It is easy for a family historian to get lazy these days. One can sit in front of a computer and travel the world, not to mention visit the neighborhood in which your ancestors were born.
Online research can take you a long way and you should absolutely take advantage of all that exists through digitization, which enables you to view, search, and print all sorts of documents. But everything is NOT digitized.
Those of us who have been researching for a long time know that, at some point, you have to get off your butt and go – either to your family “home place” or to a geographically related repository of historical documents. Because so much about African American families was not recorded in public documents, offline resources may be the only way you will ever identify your ancestors and make connections with living relatives.
Here are some offline sources where you can dig deeper:
In the past, the local courthouse was the center of legal activity for the county in which it operated. Many records of genealogical interest will be found in these locations. They are a goldmine of documents that verify births, marriages, land transactions, mortgages, wills, estate records, company and bank records, tax records, civil court records, minutes of town meetings, etc. Bear in mind that many old courthouses (especially in the southern states) suffered fires, with a resulting loss of documents. In recent years, many courthouse records have been transferred to archives.
At the state level, archives are the place to go. They are the cumulative repository of documents from all of the courthouses around the state. You will find many of the same records you would find in a courthouse plus much more. There is generally a library full of books on community and state history, political activity, biographies and special collections (like family papers). When you are uncertain about the specific county in which your ancestor lived, archives are a “one-stop shop” where you can research several different counties all in one place. Additionally, there is a collection of materials on neighboring states as well.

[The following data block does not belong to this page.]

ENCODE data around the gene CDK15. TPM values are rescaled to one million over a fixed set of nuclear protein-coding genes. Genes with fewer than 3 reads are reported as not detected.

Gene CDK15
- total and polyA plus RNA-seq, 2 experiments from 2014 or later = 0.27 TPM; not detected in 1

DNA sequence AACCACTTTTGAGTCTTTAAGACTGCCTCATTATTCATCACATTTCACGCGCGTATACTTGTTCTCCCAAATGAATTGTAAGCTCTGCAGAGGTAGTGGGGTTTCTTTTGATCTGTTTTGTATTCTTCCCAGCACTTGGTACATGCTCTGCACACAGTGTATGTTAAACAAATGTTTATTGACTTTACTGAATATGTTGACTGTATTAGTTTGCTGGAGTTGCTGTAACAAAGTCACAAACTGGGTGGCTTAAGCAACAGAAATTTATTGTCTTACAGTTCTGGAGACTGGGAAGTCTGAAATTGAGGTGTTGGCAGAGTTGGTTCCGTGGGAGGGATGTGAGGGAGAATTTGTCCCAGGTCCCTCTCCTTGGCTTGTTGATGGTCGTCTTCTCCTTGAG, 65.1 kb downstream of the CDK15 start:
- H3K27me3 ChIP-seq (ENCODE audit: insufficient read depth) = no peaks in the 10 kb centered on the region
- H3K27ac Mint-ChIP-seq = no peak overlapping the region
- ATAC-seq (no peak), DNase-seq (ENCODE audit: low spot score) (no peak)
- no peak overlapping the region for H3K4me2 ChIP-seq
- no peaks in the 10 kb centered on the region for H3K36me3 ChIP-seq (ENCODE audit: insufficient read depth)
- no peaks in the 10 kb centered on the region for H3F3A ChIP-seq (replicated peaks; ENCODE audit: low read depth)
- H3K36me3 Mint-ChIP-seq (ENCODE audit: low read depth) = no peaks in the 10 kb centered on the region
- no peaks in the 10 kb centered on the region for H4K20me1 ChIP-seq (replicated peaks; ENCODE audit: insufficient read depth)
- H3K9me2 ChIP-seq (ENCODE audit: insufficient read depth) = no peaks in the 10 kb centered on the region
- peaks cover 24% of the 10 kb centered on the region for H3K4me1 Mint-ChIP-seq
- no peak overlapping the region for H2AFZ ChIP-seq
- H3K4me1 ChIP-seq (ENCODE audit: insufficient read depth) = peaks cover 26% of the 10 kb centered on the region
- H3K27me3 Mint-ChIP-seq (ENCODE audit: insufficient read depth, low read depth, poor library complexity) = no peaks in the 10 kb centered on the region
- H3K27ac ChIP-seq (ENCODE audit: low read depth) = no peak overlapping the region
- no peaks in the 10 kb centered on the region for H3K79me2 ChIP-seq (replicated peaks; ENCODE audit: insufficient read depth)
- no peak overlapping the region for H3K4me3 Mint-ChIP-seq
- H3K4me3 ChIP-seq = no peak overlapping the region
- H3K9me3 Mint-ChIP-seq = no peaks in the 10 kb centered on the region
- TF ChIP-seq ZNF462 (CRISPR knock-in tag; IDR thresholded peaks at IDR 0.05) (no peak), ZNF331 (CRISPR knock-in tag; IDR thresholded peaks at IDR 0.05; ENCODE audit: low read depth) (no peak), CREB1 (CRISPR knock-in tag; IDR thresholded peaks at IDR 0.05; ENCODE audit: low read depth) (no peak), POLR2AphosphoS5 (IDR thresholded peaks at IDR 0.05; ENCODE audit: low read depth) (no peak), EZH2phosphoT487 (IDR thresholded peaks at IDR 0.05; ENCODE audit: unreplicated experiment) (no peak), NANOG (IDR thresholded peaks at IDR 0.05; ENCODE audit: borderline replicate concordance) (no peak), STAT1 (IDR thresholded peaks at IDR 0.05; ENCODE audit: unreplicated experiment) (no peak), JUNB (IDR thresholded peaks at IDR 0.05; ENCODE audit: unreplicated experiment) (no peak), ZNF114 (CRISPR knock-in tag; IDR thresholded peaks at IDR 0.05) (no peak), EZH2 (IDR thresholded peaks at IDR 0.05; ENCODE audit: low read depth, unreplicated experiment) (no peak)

Local libraries used to be the heart of their communities, not only a place to read books but to partake in communal activities. Librarians, especially in small communities, tend to be very knowledgeable about local history. You will find family genealogies, indexes to public records, community history books, newspapers, maps and other materials that never found their way into an archive. Many universities maintain libraries as well.
In visiting any of these repositories, the key records to look for are estate files, family papers, sharecropper accounts and bibles. Enslaved people are frequently named in these documents and nowhere else.
Even if you do not succeed in finding your specific ancestors, you can gain perspective on the times and conditions in which they lived by visiting home communities and institutions that preserve community memory. These include historical societies, historic sites, museums, churches and cemeteries.
Sharon Leslie Morgan is the founder of OurBlackAncestry.com, a website dedicated to African American family research. She is co-author of Gather at the Table: The Healing Journey of a Daughter of Slavery and a Son of the Slave Trade (Beacon Press, 2012). This blog expresses the views of the author and should not be attributed to the National Genealogical Society.
Editor's Note: This is the second in a sequence of four posts by
on researching African American roots. If you missed the first post, The Last Slaveholder, you will find it here. Sharon
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